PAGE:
A technique I like to use in managing online discussions is known as “spinning and weaving”.
It works like this.
- Choose a piece of content (video of a conference session, journal article, interview with a senior member, newspaper article, etc) to form the basis of the discussion.
- Set a rough time frame (eg 2 weeks) for a discussion on it.
- Ask a member – the “Spinner” – to kick-off the discussion with an overview of the content, and their reaction to it.
- As other members join the discussion, the Spinner responds to participants’ comments and insights, and uses these to further stimulate discussion by posing questions to the group and drawing out ideas.
- Towards the end of the discussion period, ask another member – the “Weaver” – to read through the posts and create a summary of the discussion, addressing the initial spin and the journey the discussion took. This process has two objectives. Firstly, it signals an end to the discussion. Secondly, it creates an artifact, or new piece of content, which can be re-purposed (input into a conference paper, a “what our members are thinking” section in your journal, etc).
- If you realise that the timeframe you originally set for the discussion isn’t right – change it. Lengthen or shorten as you see fit.
Keeping the discussion on track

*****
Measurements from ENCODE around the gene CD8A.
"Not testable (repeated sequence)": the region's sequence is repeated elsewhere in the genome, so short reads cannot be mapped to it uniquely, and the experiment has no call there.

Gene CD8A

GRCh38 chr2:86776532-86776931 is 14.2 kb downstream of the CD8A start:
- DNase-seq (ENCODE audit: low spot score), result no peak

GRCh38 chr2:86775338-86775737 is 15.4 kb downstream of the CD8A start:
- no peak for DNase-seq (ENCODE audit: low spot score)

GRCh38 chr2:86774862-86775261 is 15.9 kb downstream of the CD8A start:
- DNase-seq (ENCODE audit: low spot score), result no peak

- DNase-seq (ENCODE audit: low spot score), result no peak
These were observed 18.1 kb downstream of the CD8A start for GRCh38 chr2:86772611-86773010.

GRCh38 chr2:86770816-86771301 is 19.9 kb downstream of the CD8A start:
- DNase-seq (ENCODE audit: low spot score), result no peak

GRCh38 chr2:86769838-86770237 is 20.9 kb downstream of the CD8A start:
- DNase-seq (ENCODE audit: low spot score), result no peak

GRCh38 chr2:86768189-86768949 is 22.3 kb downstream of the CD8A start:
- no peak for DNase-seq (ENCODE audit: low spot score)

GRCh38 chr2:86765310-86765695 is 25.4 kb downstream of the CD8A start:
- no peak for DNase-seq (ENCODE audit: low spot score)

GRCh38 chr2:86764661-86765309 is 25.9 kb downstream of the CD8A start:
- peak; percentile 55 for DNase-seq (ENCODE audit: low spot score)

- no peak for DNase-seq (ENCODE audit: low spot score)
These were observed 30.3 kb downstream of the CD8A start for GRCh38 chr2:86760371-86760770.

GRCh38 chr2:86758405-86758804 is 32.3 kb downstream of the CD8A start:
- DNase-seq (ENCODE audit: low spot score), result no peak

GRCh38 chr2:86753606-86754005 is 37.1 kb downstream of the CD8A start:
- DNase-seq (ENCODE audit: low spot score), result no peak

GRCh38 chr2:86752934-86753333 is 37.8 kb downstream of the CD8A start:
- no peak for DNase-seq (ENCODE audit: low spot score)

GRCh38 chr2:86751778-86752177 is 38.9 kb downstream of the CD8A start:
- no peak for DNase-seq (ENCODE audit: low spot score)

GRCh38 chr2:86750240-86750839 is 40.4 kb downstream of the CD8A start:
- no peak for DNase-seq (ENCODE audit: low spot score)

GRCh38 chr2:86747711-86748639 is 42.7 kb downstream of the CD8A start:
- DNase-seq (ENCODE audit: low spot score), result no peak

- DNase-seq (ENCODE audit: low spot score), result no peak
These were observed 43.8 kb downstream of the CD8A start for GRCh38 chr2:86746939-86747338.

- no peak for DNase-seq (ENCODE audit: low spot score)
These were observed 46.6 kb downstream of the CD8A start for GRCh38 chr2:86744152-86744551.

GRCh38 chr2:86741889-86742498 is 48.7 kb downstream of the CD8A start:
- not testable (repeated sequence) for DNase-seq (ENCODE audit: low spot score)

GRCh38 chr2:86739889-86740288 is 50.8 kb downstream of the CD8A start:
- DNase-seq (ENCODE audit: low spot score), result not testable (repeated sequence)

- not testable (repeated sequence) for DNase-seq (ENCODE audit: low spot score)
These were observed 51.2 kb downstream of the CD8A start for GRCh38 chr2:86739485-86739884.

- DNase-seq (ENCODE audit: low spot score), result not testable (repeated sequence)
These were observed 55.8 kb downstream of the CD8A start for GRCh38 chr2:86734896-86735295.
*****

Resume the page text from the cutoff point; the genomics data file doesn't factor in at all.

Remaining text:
Part of the Spinner’s role is to keep the discussion on a rough track. This is not to say that discussions can’t take interesting journeys – the best ones often do – but there is an outcome to achieve in the discussion, which is anchored by the initial content piece.
If your association has a Code of Ethics/Conduct, consider invoking it for the discussions. If you plan to use a platform such as LinkedIn groups for the discussions, have guidelines for how to engage in productive discussions, and reserve the right to delete offensive or inappropriate posts. Also ensure that the discussion is not used by members to promote their services - there are other avenues for that.
Start out the discussion with a statement of intent – something like: “In this discussion on the article by Jo Bloggs in the latest issue of Our Journal, we aim to consider her views on the topic of XYZ, bring our own relevant experiences to the conversation, and perhaps, respectfully challenge her and each others ideas, in order to further our own individual and collective understanding of XYZ.”
Benefits for the Spinner and Weaver
- Many will welcome the opportunity of taking a lead role in a discussion amongst their peers.
- Taking on these roles may raise their profile amongst your membership.
- The limited timeframe enables Spinners and Weavers to schedule time for their roles, rather than having them open-ended.
- Spinners and Weavers (and contributors) can be acknowledged in the final output, and any future use of it.